Pregnancy and pediatric "advice" comes from all directions when you're a soon-to-be parent, and most of it is scientifically dubious. In part one, I examined the potentially harmful suggestions my wife and I received from friends and family. This time, I'll cover the less deadly but still ridiculous recommendations.
It's no walk in the park to be born, for mom or baby. A new study hopes to shed light on just how stressful an average, uneventful delivery is on the fetal head and brain.
When it comes to delivery location, the stakes are too high to add a risk factor or hurdle to childbirth. Hospital births are the safest choice.
While some argue that a continued decline in the birth rate will merit a failed replacement rate for the overall population, it's time to take a pause and appreciate the nuances in these observed trends.
Before any misinformation spreads, it's important to unpack the real significance of surpassing a due date for mother and infant.
A new study that says oral sex can prevent miscarriage predictably has gone viral, thanks mostly to the rather excitable British tabloids. But is it true? If it is, the study doesn't even come close to confirming the hypothesis.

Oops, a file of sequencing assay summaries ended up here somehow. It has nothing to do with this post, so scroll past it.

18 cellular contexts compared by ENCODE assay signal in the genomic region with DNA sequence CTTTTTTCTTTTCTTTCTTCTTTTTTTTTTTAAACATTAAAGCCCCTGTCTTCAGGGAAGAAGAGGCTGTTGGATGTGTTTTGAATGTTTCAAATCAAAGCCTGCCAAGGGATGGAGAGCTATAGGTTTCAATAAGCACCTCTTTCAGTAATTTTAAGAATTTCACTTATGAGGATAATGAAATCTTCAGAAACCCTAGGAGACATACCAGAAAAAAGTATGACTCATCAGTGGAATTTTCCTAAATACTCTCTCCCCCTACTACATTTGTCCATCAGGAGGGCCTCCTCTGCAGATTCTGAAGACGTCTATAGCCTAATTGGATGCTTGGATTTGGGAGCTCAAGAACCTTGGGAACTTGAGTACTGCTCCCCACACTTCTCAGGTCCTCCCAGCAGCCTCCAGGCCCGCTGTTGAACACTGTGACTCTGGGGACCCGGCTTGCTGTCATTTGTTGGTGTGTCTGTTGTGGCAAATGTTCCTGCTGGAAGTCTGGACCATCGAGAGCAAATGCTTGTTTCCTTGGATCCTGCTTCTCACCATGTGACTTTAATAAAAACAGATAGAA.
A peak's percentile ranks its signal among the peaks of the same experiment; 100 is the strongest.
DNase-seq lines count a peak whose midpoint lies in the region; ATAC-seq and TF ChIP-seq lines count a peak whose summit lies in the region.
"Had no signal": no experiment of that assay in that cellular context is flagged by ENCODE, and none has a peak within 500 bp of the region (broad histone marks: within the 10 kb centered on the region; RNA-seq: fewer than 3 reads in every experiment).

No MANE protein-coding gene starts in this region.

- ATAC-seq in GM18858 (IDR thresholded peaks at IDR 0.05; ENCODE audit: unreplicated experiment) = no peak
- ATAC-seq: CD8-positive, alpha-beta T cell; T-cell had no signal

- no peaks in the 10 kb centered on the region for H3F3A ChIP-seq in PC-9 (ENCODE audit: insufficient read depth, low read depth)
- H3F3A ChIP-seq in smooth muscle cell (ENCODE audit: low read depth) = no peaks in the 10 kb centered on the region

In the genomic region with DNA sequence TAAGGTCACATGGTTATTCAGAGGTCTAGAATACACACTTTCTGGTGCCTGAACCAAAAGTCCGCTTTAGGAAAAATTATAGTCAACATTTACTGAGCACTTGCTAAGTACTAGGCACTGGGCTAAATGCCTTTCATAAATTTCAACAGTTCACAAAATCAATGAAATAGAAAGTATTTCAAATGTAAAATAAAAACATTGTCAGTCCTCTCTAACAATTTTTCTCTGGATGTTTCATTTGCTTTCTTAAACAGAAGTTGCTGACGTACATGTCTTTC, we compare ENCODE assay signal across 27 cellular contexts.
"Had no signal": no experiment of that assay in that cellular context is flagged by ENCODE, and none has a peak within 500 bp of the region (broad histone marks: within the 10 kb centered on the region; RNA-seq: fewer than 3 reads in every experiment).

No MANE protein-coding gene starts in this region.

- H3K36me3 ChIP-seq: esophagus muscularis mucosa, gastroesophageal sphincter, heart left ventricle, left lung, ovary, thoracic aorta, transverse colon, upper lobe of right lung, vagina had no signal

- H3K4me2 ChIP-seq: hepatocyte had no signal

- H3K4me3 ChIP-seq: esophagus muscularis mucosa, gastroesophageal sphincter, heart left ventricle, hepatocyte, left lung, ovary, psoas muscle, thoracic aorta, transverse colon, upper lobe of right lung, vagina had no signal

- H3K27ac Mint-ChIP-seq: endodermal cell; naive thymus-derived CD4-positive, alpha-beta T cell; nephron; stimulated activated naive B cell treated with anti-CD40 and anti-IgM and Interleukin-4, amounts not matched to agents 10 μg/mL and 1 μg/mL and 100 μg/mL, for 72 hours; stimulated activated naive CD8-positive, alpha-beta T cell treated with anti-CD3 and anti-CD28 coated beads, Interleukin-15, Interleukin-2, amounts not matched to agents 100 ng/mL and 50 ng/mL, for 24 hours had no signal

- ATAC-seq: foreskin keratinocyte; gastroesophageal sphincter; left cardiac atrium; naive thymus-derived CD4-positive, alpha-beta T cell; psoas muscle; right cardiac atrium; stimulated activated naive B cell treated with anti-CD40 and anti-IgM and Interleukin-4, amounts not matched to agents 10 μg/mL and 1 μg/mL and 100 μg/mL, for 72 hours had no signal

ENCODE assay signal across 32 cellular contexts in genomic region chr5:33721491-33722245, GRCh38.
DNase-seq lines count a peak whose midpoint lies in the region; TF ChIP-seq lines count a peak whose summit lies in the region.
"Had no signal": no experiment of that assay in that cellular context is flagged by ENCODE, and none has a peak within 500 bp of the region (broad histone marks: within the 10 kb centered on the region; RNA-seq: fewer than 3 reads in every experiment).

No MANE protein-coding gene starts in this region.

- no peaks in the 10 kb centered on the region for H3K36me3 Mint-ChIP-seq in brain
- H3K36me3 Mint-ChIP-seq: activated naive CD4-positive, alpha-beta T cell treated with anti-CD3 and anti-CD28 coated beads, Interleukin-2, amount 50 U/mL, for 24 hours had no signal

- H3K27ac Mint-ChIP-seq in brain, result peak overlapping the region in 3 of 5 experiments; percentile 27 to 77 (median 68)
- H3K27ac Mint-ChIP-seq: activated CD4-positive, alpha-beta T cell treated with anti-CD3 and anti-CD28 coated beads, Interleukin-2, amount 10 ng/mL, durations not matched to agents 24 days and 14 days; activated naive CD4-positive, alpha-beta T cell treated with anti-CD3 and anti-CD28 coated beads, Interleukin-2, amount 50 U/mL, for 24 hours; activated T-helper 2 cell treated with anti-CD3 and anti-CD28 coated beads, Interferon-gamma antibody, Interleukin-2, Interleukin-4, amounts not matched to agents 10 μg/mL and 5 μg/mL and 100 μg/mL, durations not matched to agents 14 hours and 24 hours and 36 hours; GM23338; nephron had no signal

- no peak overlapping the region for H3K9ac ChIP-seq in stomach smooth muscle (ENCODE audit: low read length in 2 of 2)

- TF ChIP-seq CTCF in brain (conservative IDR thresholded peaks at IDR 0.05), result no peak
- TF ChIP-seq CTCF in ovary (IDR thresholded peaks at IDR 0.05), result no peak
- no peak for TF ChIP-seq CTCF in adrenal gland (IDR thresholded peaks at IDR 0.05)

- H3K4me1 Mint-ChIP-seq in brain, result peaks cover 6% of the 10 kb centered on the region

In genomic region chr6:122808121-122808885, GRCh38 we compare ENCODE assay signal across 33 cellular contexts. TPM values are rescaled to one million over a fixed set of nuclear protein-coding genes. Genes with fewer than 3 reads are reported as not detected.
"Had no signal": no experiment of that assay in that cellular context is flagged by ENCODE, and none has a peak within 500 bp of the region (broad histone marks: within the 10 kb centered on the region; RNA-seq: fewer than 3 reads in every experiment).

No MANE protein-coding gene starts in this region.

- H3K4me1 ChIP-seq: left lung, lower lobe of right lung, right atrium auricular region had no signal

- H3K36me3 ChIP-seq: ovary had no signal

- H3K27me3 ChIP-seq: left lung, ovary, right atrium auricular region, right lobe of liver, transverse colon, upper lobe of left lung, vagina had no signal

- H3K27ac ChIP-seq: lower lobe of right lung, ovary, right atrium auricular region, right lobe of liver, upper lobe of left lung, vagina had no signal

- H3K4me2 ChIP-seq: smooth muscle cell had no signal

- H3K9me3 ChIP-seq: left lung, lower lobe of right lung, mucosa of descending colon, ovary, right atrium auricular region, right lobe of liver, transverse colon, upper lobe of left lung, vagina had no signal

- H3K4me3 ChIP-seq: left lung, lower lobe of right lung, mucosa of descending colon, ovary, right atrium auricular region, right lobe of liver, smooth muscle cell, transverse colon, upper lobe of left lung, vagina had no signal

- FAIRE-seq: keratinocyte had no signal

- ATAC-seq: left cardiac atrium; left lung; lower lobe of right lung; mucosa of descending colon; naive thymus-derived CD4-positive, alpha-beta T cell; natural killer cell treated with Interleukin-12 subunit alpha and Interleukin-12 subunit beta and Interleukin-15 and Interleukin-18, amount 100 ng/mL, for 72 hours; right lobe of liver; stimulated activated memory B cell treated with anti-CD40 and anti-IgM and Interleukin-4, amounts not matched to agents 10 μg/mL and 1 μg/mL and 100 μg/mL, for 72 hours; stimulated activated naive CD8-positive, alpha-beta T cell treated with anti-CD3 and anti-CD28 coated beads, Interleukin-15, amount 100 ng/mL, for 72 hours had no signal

With childbirth, the stakes are too high to add a risk factor or another hurdle. A healthy mom and healthy baby should be the goal of any delivery.
Though Hollywood features can be quite dramatic, the real thing can provide much more entertainment.
With women opting for "free birth" or "unassisted birth" the stakes are only getting higher. Dismissing medical advice is also taking the form of a misguided practice of prolonging delivery well beyond due dates.
A new study on this form of diabetes, which is developed during pregnancy, puts forth the idea that simply watching what pregnant women eat and how much they exercise is sufficient prevention. However, it's important to note that doing one without the other is problematic.
Branding normal phases of development and transitions have become a thing, mainly to sell books more than identify any new discovery. That said, the first three months of a baby’s life after birth and mom’s postpartum period is a rather unique time for many reasons.
Ideology, not medical reality, has infected much of modern parenting. The most compelling pediatric articles -- centered around misguided activism that still persists -- focused on infant feeding, vaccines and mom-shaming.